There is a screwtop plastic jar in my kitchen. It is slowly filling with crusty pennies and sticky nickels and dirty dimes. An occasional quarter makes it in, but that is rare. The jar itself is something I bought near Faneuil Hall in Boston when I had my class there for a sleepover trip a couple of years ago. I am not allowed to take such a trip without bringing something home for my daughter, and this jar was her present from that particular trip.
The jar is the size and shape of the mason jars people use for canning, but this jar has a twist. The lid has a slot for coins and a digital display screen that shows a running total of how much money is inside. Right now the total reads $8.24.
The reason many of the coins in the jar are dirty is they are all coins we have found out in the world. Many were on the ground near parking meters, some were under vending machines, and a few were on the floor of the supermarket near the CoinStar machine. They have all been found since June 18, 2009. That was the day I walked by a few pennies on the ground and then wondered exactly how much money I was leaving laying around in a year. I vowed to pick up every coin I would ordinarily have passed by for a full year and add them up.
I told Erica and Isabel about my plan and enlisted their help. I also made what now appears to be a foolish bet with Erica. In those early, overly-optimistic days I thought we might be able to collect as much as $50.00 in a year. She thought fifty dollars was a wildly high guess. We bet a backrub. If I had slowed down even just a little I could have done the math and realized that a total of fifty dollars would require an average daily find of fifteen cents. It has been about one hundred days and we are averaging only 8.2 cents a day.
So, it looks like I will owe my lovely wife a backrub come next June. But in the meantime and much to my surprise this exercise is teaching me something valuable. And it doesn’t really have anything to do with coins.
Finding all this lost change requires focused attention on the world around me and a willingness to change course in response to what I observe. I am finding these very same skills really valuable to my teaching. This year is going well in my classroom and, (even though it may sound ridiculous), I partially attribute this success to my newfound hobby of coin collecting. In order to find change, I have to remind myself to look—to pay attention. Often I just walk without anything in mind but the destination. But now that I am looking for change, I have to remember to actually look for change. I have to exercise mental discipline.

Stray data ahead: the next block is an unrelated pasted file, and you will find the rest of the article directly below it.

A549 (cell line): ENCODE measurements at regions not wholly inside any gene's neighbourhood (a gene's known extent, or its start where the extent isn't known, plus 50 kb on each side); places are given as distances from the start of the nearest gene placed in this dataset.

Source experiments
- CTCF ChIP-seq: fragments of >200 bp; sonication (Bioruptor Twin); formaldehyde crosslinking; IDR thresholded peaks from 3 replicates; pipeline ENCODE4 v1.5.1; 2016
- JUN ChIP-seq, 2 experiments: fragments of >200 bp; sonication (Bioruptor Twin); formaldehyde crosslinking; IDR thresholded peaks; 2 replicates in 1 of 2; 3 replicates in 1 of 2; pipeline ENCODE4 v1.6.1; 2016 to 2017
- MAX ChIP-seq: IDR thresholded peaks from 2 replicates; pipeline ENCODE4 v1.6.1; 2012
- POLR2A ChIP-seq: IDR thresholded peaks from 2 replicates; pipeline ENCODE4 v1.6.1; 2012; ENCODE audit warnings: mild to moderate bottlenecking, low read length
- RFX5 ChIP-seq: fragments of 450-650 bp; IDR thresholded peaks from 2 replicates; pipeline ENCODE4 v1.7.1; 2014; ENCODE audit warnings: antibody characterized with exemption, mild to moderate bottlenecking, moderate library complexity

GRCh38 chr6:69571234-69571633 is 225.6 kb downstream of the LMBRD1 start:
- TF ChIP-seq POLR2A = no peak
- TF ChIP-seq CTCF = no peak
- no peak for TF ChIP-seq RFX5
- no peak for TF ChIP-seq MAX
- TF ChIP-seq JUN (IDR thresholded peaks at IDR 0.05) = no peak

The same is true in my daily classroom interactions with my students. In other years I have been so focused on the destination—the skill to be learned, the project to be completed, the work to be done—that I have blown right through some ripe opportunities to connect with my kids. Once I started shifting my focus from the horizon to my more immediate environment, I found a lot more coins. And once I lowered my gaze from the goal and focused more on the immediate messages my students were sending with their questions and their body language, the more I have felt able to really give them what they are needing.
I am giving more of myself to each interaction with my students and the payoff has been enormous. I am noticing more and learning more about them. I imagine they are feeling more seen, more recognized, and better cared for. There is a feeling in the room that hasn’t always been here in the past.
Don’t get me wrong—I have never been an uncaring, strictly-business sort of teacher. I like where I teach partly because of the administrative and parental expectation that I get to know my students well. What has made this year different is that I have gotten to know my students well AND I have realized that every interaction is a chance to get to know them even better. Every interaction every day is a chance to find something new about my students. I am no longer, (at least so far this year), leaving money on the ground. Once I began to see the value in those small moments, those minor revelations, and those tentative questions from my students it became clear to me just how immensely valuable all those pennies and nickels and dimes are in building real and authentic relationships with my kids. And that is worth far more than fifty dollars.